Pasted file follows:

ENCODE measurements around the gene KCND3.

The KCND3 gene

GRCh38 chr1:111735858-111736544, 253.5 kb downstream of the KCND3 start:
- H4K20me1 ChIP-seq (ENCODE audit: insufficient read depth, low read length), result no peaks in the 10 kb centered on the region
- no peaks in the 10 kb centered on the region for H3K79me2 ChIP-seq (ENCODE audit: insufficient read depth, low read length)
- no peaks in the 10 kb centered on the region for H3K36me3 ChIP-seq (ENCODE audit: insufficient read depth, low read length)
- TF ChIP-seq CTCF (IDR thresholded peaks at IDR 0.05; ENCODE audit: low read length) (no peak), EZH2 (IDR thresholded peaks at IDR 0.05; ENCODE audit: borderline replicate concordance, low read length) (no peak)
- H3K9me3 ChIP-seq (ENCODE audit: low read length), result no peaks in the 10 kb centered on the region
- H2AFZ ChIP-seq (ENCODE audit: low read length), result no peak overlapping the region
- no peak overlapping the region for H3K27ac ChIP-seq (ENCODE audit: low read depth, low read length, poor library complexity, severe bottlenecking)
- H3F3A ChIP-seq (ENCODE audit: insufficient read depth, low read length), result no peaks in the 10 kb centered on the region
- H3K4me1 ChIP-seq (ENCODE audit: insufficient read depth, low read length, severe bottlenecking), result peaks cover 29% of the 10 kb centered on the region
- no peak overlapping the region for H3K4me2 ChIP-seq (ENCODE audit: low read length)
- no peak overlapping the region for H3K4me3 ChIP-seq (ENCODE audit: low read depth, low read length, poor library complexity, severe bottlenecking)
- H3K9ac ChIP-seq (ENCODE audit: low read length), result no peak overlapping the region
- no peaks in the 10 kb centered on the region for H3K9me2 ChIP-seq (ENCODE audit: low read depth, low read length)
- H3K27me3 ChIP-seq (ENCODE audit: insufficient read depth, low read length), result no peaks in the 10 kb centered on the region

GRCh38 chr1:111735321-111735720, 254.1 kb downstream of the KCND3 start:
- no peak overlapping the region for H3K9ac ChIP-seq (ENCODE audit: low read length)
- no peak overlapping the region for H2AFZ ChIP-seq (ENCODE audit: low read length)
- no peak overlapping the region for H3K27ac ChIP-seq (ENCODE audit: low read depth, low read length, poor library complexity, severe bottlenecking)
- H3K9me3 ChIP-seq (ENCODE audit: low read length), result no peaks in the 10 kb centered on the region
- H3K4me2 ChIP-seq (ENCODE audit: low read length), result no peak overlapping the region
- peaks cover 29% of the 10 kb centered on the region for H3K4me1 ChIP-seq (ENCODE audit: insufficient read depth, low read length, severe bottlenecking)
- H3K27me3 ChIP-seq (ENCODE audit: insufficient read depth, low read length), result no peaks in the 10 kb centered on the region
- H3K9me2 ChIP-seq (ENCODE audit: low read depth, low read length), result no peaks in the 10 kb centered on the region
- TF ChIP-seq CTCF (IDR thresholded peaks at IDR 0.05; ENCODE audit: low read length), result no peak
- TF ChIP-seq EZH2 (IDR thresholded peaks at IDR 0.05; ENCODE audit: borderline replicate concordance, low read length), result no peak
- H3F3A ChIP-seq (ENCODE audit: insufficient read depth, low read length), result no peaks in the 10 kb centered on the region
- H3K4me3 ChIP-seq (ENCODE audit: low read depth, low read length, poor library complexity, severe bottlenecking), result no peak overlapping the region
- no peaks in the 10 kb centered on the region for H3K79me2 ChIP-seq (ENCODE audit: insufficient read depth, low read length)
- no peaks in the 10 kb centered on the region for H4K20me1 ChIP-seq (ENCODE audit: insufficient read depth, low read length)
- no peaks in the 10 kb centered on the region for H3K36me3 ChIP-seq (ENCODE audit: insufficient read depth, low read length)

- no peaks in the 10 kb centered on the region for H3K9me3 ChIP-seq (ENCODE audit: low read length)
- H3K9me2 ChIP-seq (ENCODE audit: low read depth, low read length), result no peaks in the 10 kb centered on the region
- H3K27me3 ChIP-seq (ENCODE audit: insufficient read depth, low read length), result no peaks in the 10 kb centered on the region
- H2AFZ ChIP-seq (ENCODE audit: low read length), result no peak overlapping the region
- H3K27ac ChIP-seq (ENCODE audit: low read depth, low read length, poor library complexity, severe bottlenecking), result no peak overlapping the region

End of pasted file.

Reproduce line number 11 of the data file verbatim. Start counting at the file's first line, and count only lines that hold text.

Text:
- H3F3A ChIP-seq (ENCODE audit: insufficient read depth, low read length), result no peaks in the 10 kb centered on the region